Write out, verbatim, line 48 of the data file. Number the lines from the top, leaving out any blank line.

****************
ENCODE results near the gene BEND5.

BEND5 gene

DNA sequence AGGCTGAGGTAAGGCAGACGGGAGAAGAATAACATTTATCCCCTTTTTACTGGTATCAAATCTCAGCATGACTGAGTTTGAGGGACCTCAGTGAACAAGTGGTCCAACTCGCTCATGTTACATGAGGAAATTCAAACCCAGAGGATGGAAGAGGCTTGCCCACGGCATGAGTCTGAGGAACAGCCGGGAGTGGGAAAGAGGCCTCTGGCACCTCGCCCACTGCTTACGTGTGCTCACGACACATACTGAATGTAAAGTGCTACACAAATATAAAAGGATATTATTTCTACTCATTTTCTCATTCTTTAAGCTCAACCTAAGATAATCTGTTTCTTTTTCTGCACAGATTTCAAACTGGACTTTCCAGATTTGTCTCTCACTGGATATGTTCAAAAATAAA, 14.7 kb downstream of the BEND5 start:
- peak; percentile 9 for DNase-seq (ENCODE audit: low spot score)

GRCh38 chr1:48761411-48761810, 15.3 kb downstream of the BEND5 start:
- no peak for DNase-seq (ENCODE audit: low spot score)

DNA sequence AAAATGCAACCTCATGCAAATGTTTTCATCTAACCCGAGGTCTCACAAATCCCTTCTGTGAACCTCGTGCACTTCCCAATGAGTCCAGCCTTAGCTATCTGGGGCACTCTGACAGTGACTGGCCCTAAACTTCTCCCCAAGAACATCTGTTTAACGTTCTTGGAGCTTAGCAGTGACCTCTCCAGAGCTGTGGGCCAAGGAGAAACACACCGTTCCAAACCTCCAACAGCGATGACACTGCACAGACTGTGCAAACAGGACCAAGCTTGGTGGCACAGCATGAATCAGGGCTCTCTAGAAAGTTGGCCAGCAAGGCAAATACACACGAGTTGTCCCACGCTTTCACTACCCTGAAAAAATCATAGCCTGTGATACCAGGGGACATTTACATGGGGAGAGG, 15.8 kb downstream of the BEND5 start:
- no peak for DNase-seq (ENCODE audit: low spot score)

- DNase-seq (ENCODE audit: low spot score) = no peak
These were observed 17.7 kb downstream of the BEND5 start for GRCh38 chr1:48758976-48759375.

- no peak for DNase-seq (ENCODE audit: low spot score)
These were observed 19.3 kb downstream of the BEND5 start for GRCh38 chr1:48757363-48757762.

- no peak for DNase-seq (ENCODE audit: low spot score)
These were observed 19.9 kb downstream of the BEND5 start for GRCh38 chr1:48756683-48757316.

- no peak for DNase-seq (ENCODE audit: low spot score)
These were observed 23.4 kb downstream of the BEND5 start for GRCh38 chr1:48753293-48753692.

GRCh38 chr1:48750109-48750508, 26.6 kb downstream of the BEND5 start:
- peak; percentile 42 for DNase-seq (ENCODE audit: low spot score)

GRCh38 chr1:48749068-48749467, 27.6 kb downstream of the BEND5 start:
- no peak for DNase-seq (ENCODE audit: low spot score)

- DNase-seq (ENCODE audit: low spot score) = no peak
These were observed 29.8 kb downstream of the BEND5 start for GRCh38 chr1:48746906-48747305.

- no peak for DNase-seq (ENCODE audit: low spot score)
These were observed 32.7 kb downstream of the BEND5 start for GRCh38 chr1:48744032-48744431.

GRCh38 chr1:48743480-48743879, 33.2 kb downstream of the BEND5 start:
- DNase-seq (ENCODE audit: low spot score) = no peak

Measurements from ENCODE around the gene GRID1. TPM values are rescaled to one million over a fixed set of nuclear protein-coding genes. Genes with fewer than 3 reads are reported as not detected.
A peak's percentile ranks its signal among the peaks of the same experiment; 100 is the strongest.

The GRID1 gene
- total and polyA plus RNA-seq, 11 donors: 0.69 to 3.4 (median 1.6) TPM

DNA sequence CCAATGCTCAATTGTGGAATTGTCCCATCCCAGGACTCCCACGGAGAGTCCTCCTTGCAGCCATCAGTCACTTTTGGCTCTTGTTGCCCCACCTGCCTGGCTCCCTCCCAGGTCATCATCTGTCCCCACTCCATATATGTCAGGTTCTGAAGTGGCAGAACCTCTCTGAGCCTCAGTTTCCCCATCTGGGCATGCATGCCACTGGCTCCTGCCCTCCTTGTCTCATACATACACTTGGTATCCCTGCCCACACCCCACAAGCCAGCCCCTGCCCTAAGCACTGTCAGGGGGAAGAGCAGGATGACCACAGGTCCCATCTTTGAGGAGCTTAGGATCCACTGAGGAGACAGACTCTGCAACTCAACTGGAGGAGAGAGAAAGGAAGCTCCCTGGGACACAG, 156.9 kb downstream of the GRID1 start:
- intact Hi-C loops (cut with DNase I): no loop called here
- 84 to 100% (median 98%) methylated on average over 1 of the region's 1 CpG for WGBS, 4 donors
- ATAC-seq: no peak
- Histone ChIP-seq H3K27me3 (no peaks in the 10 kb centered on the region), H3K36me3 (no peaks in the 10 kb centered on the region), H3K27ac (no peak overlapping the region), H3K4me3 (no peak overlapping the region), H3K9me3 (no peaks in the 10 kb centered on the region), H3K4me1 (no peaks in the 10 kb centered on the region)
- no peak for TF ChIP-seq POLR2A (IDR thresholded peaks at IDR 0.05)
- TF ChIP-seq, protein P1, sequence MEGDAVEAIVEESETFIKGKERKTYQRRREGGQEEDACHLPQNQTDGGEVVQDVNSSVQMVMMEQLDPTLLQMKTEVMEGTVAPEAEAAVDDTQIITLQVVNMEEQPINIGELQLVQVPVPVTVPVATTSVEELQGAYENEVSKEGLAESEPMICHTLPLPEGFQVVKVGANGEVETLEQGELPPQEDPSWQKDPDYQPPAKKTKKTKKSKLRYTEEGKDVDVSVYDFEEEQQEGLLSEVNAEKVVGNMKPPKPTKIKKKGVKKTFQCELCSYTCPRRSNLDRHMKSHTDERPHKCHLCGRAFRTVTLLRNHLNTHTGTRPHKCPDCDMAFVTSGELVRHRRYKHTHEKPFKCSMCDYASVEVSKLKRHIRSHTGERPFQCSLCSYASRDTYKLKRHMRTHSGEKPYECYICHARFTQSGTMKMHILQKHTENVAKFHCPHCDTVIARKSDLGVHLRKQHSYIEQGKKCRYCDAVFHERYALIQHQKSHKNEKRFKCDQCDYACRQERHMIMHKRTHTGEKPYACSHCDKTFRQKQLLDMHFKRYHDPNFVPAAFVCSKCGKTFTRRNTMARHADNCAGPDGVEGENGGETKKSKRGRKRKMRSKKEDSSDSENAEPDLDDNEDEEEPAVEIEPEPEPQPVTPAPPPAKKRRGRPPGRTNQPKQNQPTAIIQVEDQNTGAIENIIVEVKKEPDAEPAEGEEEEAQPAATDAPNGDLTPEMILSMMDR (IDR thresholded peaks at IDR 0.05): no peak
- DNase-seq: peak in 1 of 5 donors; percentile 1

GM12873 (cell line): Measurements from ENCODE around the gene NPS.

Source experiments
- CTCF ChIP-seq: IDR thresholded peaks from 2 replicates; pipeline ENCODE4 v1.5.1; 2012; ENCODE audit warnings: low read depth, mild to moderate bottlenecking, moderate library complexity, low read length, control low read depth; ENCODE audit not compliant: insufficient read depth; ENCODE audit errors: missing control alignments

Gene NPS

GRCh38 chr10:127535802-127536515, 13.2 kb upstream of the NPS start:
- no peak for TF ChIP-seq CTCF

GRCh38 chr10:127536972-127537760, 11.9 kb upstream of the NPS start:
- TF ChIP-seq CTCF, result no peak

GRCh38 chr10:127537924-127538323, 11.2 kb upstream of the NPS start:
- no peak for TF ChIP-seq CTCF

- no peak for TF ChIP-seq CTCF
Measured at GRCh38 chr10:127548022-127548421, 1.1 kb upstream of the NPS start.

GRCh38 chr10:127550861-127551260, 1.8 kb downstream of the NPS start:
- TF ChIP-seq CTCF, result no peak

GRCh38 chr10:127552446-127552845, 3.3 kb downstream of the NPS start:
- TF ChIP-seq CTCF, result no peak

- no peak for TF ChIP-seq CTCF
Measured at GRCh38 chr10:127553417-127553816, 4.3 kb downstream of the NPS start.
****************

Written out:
- no peak for TF ChIP-seq CTCF